There have also been growing calls to strip any alleged attackers of their East Jerusalem residency status. On Wednesday, Interior Minister Silvan Shalom said, "We must vomit the bloodthirsty murderers from among us," in reference to East Jerusalem residents accused of carrying out attacks. On Thursday, he went further and submitted for consultation requests to strip Palestinian citizens of Israel who have been accused of attacks of their citizenship. 

If the measures are approved, Israa Abed, a 29-year-old woman from Nazareth who was shot by police last week for allegedly attempting to carry out an attack, could risk losing her Israeli citizenship. Her family denies that she has any political affiliation and on Thursday said they would challenge accusations against her in court. Abed remains in hospital. 

The Adalah human rights group - which fights for the rights of Palestinian Citizens of Israel - has responded by saying it will campaign to have Shalom's request rejected.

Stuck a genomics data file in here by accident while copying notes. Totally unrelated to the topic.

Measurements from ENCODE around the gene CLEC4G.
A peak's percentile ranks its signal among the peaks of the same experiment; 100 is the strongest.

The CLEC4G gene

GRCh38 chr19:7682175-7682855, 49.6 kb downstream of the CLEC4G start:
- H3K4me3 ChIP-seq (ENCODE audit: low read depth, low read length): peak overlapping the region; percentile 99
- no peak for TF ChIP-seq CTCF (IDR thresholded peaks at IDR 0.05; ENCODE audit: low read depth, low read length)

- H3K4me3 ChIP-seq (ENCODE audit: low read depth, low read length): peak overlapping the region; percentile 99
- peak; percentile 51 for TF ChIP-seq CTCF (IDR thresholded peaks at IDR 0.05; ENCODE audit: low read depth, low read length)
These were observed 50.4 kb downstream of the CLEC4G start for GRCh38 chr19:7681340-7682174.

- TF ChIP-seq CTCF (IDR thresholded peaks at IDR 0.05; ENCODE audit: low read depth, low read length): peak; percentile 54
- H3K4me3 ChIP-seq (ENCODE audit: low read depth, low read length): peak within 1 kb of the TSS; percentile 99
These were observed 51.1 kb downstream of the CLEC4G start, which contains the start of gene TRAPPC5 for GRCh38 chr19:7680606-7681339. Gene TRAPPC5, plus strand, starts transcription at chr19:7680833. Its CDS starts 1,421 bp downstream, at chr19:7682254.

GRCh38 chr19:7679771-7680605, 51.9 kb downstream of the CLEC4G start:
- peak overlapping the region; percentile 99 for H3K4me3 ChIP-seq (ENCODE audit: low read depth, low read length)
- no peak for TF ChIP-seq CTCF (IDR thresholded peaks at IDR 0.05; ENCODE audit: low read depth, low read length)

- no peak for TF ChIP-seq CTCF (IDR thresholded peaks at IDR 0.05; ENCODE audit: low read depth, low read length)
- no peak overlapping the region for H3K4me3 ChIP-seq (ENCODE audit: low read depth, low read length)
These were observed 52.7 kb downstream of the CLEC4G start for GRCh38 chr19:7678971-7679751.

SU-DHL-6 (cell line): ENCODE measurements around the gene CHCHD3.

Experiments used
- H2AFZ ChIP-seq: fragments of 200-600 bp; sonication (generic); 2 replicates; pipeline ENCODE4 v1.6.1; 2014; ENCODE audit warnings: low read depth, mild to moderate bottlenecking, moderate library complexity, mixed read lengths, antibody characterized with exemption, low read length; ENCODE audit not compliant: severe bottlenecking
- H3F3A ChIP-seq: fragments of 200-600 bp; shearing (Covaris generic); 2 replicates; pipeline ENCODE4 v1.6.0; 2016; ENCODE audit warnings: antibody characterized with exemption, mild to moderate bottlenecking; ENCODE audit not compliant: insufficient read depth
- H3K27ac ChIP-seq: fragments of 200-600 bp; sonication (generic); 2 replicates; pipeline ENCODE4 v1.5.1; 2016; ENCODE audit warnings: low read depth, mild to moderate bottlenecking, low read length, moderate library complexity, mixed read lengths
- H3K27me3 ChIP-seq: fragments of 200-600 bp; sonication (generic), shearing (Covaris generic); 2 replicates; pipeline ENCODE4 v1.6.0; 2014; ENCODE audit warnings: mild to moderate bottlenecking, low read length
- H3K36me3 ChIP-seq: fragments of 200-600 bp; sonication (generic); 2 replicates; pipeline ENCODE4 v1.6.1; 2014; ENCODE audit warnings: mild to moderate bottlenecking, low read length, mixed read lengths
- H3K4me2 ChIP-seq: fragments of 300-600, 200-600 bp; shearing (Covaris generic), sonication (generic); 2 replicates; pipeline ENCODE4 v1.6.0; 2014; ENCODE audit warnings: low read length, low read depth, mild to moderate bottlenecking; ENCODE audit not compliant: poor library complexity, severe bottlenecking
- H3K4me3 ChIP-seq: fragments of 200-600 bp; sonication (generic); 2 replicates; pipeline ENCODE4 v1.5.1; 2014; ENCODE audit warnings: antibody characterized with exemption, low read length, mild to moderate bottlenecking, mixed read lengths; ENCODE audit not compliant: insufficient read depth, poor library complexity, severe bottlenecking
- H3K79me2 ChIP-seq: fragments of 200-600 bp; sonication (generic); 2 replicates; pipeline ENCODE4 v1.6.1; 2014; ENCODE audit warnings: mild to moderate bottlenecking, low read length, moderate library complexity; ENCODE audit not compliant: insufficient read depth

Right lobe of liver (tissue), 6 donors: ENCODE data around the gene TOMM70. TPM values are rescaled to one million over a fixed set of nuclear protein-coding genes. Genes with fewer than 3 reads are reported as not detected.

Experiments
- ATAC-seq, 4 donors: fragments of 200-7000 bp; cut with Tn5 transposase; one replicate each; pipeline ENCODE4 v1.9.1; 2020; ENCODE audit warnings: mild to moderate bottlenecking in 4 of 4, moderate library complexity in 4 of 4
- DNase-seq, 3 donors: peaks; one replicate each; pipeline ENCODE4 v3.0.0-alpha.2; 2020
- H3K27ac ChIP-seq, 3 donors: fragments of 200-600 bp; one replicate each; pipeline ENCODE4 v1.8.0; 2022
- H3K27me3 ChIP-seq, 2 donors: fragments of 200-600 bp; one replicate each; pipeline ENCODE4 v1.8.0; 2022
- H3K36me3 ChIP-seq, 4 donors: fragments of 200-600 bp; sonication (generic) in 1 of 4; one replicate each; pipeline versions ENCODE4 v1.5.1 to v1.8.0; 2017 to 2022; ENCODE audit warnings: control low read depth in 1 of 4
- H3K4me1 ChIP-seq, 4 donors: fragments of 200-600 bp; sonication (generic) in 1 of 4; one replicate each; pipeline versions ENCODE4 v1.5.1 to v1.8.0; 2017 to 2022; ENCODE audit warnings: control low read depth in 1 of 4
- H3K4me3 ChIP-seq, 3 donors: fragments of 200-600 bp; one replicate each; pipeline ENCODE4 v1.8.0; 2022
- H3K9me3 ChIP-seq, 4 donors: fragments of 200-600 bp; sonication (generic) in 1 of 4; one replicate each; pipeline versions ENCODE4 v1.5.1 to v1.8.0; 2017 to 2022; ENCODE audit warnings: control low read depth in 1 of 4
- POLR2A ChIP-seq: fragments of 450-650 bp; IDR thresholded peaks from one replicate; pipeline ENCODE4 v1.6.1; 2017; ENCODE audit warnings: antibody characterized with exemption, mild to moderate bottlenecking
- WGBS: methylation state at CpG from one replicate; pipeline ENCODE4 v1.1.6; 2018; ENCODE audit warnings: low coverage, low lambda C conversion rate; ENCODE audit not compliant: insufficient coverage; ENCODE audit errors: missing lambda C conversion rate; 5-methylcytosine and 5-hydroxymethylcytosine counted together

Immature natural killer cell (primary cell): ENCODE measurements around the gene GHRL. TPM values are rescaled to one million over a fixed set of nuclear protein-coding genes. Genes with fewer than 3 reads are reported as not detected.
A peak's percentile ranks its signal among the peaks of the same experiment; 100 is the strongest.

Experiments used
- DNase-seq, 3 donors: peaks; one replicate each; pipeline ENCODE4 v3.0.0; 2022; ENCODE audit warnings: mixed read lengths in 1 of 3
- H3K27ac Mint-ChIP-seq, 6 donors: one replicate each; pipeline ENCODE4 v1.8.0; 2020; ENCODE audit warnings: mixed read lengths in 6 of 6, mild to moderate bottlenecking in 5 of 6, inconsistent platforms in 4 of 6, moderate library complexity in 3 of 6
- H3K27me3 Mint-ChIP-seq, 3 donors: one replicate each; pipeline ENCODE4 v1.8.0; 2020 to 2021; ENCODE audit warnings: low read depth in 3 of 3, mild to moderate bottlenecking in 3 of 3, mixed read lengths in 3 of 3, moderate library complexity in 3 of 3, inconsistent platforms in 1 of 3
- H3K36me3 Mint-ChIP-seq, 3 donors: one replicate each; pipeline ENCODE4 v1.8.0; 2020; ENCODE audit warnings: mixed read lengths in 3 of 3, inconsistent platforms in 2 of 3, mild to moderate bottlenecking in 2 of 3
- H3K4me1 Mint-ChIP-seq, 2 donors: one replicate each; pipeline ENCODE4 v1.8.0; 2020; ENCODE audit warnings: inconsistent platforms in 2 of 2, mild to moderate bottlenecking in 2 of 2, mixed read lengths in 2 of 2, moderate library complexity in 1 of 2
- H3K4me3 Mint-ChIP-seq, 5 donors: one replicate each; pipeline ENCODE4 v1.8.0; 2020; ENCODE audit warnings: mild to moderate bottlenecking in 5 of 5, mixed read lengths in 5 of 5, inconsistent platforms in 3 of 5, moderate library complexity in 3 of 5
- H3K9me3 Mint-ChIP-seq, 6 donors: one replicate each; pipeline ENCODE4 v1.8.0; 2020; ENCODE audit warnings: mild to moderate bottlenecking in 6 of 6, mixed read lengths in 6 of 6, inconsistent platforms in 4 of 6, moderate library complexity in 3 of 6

Meanwhile, many East Jerusalem neighbourhoods are now on lock-down, with extra police and army units deployed throughout the city and checkpoints set up and expanded in many areas. 

Palestinians complain that they can no longer move around freely, with young men being subjected to frequent searches. 

Israel's largest bus company Egged said on Tuesday that it had seen a drastic fall in passengers in recent days with commuter numbers down by 30 percent. It said that Palestinian citizens of Israel and Palestinians in East Jerusalem were the hardest hit. 

Since the start of the month, seven Israelis and 27 Palestinians, including many protesters and a number of alleged attackers, have been killed.